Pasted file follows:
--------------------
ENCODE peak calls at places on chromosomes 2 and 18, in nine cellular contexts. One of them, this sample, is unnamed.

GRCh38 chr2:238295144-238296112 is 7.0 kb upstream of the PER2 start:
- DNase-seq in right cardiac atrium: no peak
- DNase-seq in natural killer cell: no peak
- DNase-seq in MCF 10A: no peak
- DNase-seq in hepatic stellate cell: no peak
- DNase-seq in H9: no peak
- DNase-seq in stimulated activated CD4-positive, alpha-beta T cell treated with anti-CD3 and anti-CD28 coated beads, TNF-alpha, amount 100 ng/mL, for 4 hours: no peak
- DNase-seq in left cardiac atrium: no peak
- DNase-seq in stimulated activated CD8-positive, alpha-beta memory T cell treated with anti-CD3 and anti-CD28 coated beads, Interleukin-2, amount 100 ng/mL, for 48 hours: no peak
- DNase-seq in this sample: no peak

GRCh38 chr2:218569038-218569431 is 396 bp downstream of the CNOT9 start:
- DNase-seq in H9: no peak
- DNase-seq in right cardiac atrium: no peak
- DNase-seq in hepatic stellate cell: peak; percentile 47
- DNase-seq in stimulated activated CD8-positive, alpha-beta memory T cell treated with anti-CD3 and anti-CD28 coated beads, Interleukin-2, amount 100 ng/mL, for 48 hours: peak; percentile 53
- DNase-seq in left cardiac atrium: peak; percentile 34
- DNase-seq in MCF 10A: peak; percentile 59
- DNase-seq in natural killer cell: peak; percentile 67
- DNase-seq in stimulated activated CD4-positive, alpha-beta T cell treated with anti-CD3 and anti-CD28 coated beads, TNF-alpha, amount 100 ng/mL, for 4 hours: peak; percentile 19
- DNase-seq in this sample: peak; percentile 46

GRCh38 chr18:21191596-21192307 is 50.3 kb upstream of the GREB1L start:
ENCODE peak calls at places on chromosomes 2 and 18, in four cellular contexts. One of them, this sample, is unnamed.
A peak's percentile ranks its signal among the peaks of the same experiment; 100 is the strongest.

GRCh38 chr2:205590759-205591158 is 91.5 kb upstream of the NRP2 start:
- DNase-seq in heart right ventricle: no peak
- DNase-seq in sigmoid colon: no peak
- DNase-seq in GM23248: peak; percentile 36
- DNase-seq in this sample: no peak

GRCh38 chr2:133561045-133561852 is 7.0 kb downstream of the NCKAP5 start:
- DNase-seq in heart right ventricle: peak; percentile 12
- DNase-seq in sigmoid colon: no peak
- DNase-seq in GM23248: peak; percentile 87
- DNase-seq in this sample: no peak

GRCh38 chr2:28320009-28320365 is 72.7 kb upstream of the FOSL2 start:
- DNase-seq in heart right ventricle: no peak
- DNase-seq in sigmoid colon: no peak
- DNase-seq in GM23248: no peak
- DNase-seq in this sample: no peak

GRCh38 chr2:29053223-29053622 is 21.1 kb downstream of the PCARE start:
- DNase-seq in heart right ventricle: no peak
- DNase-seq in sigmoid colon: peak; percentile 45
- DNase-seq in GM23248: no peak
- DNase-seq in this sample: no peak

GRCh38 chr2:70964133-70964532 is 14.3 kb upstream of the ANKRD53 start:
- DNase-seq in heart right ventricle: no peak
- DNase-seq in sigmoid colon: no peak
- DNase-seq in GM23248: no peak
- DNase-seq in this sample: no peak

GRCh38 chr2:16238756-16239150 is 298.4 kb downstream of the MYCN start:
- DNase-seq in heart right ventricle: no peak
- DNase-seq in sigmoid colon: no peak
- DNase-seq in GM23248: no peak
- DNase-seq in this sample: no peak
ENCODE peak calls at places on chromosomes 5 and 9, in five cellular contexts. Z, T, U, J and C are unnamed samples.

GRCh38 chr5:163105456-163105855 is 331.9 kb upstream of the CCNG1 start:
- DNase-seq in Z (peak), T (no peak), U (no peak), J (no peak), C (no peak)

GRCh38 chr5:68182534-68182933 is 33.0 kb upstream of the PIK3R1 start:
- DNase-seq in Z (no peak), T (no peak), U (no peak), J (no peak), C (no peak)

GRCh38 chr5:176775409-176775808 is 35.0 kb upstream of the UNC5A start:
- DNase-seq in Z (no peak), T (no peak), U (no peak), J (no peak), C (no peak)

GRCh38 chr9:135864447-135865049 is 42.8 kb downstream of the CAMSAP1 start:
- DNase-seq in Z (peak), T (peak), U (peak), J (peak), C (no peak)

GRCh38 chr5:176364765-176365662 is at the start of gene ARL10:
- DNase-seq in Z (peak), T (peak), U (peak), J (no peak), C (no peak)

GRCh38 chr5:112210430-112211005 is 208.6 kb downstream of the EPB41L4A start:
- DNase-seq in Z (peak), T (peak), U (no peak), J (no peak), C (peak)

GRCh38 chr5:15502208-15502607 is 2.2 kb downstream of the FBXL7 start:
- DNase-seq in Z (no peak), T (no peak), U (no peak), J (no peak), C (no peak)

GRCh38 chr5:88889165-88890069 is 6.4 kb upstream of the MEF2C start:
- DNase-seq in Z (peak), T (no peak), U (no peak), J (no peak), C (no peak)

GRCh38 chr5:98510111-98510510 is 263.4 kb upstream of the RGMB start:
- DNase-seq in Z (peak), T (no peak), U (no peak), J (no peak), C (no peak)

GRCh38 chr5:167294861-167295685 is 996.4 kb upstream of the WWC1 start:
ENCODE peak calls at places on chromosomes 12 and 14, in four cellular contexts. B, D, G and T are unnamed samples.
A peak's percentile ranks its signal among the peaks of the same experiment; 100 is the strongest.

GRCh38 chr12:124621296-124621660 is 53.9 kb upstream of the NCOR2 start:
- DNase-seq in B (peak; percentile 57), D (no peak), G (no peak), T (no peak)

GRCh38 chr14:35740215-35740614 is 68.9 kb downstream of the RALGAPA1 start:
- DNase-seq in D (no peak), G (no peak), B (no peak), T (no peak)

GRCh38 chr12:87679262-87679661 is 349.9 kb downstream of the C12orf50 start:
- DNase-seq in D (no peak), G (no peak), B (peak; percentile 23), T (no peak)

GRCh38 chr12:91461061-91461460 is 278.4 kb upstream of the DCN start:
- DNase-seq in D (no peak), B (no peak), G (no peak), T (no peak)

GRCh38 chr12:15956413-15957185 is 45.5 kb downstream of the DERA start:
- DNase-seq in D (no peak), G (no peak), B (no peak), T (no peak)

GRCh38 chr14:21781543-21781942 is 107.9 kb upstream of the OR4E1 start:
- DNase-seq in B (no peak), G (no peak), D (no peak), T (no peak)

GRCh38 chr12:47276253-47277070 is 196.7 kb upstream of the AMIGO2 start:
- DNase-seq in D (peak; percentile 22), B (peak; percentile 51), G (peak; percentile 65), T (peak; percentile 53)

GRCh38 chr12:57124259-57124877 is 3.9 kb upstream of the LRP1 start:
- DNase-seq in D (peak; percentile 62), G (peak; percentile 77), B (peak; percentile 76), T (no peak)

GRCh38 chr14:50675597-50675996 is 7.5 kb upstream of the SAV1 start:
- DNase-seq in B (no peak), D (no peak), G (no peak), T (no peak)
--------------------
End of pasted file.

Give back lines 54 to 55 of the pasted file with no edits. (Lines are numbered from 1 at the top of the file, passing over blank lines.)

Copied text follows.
- DNase-seq in this sample: no peak
ENCODE peak calls at places on chromosomes 5 and 9, in five cellular contexts. Z, T, U, J and C are unnamed samples.